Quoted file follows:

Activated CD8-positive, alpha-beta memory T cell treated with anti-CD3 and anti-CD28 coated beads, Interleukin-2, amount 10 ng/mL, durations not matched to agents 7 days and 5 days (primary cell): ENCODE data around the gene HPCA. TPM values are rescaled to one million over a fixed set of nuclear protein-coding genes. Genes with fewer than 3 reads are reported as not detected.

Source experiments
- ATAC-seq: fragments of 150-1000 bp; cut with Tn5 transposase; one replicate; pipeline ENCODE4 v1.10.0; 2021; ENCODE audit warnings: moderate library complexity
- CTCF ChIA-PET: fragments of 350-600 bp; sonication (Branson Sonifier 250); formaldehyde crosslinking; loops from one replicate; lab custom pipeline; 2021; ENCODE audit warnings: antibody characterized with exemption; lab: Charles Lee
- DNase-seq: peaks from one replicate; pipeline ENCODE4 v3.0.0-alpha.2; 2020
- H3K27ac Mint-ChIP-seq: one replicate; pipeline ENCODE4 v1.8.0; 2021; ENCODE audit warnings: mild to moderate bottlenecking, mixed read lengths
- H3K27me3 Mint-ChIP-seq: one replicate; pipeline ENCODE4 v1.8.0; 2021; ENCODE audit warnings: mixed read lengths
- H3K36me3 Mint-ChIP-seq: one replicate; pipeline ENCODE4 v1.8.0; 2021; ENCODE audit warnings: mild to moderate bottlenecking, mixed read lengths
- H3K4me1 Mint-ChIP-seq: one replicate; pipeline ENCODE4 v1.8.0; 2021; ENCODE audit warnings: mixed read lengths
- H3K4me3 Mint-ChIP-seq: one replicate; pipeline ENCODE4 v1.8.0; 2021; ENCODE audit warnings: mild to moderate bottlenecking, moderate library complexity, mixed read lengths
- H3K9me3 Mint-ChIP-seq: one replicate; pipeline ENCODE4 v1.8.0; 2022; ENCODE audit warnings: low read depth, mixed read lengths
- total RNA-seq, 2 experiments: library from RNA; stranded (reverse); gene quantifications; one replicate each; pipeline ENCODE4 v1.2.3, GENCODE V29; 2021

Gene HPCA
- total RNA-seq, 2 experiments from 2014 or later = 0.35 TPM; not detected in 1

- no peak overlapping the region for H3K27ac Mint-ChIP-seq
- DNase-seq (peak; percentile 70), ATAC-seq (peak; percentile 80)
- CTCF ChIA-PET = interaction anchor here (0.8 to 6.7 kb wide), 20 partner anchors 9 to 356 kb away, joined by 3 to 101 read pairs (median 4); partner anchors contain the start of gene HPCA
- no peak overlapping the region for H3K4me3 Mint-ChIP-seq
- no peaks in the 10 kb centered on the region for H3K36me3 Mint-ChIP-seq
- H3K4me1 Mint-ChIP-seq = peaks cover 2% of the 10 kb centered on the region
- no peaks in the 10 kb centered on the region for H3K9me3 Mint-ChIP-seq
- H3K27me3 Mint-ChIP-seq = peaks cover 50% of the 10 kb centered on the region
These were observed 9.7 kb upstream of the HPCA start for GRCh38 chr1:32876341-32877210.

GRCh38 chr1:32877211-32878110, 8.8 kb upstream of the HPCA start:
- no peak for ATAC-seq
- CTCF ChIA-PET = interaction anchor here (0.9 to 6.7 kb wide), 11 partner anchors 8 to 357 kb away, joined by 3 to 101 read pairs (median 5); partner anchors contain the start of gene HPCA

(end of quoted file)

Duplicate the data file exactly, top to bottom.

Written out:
Activated CD8-positive, alpha-beta memory T cell treated with anti-CD3 and anti-CD28 coated beads, Interleukin-2, amount 10 ng/mL, durations not matched to agents 7 days and 5 days (primary cell): ENCODE data around the gene HPCA. TPM values are rescaled to one million over a fixed set of nuclear protein-coding genes. Genes with fewer than 3 reads are reported as not detected.

Source experiments
- ATAC-seq: fragments of 150-1000 bp; cut with Tn5 transposase; one replicate; pipeline ENCODE4 v1.10.0; 2021; ENCODE audit warnings: moderate library complexity
- CTCF ChIA-PET: fragments of 350-600 bp; sonication (Branson Sonifier 250); formaldehyde crosslinking; loops from one replicate; lab custom pipeline; 2021; ENCODE audit warnings: antibody characterized with exemption; lab: Charles Lee
- DNase-seq: peaks from one replicate; pipeline ENCODE4 v3.0.0-alpha.2; 2020
- H3K27ac Mint-ChIP-seq: one replicate; pipeline ENCODE4 v1.8.0; 2021; ENCODE audit warnings: mild to moderate bottlenecking, mixed read lengths
- H3K27me3 Mint-ChIP-seq: one replicate; pipeline ENCODE4 v1.8.0; 2021; ENCODE audit warnings: mixed read lengths
- H3K36me3 Mint-ChIP-seq: one replicate; pipeline ENCODE4 v1.8.0; 2021; ENCODE audit warnings: mild to moderate bottlenecking, mixed read lengths
- H3K4me1 Mint-ChIP-seq: one replicate; pipeline ENCODE4 v1.8.0; 2021; ENCODE audit warnings: mixed read lengths
- H3K4me3 Mint-ChIP-seq: one replicate; pipeline ENCODE4 v1.8.0; 2021; ENCODE audit warnings: mild to moderate bottlenecking, moderate library complexity, mixed read lengths
- H3K9me3 Mint-ChIP-seq: one replicate; pipeline ENCODE4 v1.8.0; 2022; ENCODE audit warnings: low read depth, mixed read lengths
- total RNA-seq, 2 experiments: library from RNA; stranded (reverse); gene quantifications; one replicate each; pipeline ENCODE4 v1.2.3, GENCODE V29; 2021

Gene HPCA
- total RNA-seq, 2 experiments from 2014 or later = 0.35 TPM; not detected in 1

- no peak overlapping the region for H3K27ac Mint-ChIP-seq
- DNase-seq (peak; percentile 70), ATAC-seq (peak; percentile 80)
- CTCF ChIA-PET = interaction anchor here (0.8 to 6.7 kb wide), 20 partner anchors 9 to 356 kb away, joined by 3 to 101 read pairs (median 4); partner anchors contain the start of gene HPCA
- no peak overlapping the region for H3K4me3 Mint-ChIP-seq
- no peaks in the 10 kb centered on the region for H3K36me3 Mint-ChIP-seq
- H3K4me1 Mint-ChIP-seq = peaks cover 2% of the 10 kb centered on the region
- no peaks in the 10 kb centered on the region for H3K9me3 Mint-ChIP-seq
- H3K27me3 Mint-ChIP-seq = peaks cover 50% of the 10 kb centered on the region
These were observed 9.7 kb upstream of the HPCA start for GRCh38 chr1:32876341-32877210.

GRCh38 chr1:32877211-32878110, 8.8 kb upstream of the HPCA start:
- no peak for ATAC-seq
- CTCF ChIA-PET = interaction anchor here (0.9 to 6.7 kb wide), 11 partner anchors 8 to 357 kb away, joined by 3 to 101 read pairs (median 5); partner anchors contain the start of gene HPCA